Regulation's efficacy and methods are not a mystery buried in some ancient tomb. It consists of little more than channeling people’s most utilitarian behaviors. Regulators can basically choose to punish, award, or charge the actors in the marketplace to reach their regulatory objectives. Rather than regulate under the assumption that every market actor will try to please the regulators by behaving obediently and with a conscience, most people choose to believe punishment and proper enforcement are more expedient.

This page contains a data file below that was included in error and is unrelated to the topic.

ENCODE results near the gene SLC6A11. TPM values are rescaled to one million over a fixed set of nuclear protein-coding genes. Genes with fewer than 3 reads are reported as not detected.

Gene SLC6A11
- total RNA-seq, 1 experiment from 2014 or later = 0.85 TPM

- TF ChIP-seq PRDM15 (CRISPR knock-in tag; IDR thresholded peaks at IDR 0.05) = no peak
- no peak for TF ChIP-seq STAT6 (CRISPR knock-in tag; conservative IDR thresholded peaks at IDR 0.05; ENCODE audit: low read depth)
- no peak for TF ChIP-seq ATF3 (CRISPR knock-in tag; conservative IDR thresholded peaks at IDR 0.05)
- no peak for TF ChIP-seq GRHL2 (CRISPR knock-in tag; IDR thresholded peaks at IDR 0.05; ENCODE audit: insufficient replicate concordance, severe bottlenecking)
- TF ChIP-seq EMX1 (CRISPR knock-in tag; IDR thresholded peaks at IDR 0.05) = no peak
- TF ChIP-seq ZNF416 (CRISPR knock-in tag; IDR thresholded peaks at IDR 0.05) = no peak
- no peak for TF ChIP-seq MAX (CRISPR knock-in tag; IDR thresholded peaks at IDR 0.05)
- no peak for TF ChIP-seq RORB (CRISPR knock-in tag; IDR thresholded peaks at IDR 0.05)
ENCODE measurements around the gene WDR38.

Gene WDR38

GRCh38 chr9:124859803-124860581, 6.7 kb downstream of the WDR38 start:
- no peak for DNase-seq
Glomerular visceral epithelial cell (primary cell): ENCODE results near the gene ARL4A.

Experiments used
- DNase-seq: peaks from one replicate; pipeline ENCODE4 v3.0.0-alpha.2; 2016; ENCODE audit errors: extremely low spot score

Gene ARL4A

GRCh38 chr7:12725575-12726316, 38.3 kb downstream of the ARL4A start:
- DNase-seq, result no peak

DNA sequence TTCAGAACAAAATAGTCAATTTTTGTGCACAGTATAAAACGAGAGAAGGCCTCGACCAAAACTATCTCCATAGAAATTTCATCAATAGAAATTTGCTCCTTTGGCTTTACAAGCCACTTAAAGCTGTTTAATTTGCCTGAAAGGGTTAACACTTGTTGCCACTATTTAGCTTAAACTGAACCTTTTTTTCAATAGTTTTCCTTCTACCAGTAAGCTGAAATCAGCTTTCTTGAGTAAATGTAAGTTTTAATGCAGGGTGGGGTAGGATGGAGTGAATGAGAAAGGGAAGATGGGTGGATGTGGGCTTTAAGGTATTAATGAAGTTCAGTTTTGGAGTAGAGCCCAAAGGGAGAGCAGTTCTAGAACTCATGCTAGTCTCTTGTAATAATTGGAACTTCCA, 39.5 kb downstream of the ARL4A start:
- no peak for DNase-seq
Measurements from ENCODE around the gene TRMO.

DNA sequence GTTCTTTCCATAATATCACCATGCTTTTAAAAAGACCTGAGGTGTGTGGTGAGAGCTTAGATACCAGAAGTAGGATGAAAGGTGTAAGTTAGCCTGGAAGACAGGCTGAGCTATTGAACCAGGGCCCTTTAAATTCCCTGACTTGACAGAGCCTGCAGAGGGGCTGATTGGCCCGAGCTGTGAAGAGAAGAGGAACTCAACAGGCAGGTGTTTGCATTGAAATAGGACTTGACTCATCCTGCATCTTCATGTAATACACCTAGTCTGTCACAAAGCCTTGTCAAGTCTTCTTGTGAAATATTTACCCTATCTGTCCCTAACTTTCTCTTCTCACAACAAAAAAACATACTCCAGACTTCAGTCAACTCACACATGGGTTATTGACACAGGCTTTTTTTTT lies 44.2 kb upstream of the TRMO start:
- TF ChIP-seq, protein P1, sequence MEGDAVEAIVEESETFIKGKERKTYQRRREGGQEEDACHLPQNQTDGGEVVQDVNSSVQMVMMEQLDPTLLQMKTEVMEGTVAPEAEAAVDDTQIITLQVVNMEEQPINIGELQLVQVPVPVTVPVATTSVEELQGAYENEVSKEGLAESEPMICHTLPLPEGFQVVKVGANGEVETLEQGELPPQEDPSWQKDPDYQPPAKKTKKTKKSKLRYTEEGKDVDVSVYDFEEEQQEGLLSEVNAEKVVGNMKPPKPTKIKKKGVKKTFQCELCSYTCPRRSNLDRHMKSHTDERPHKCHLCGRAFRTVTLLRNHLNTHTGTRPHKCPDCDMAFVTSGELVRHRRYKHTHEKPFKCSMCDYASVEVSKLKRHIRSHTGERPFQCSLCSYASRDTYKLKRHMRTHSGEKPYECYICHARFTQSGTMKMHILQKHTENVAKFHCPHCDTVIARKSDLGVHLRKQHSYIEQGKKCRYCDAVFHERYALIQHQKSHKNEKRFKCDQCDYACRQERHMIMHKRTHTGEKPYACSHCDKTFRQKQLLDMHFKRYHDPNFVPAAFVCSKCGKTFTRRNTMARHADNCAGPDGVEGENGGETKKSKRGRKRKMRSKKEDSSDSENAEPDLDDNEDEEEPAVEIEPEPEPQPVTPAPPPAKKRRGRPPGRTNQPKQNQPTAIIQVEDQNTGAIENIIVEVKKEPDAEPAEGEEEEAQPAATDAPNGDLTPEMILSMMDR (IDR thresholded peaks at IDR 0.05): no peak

While I am not attempting sanctimonious irony here, human beings know what the right things are to do rather than actually doing the right things. We know enforcement mechanisms are the foundation to an effective regulatory agency, we just can’t stop promulgating lengthy rules while at the same time collectively ignoring how to make sure those rules are adhered to. And such problems are even more serious in the financial regulatory perimeter. More complicated, lengthy, and annoying regulations usually mean we are now facing a “regulatory malfunction” problem. The Dodd-Frank Act itself is at least a voluminous 800 pages (the pages vary in quantity depending on what version you choose), let alone the pages of rules that all the financial regulators in the United Stated are required to propose under this Wall Street Financial Reform Bill.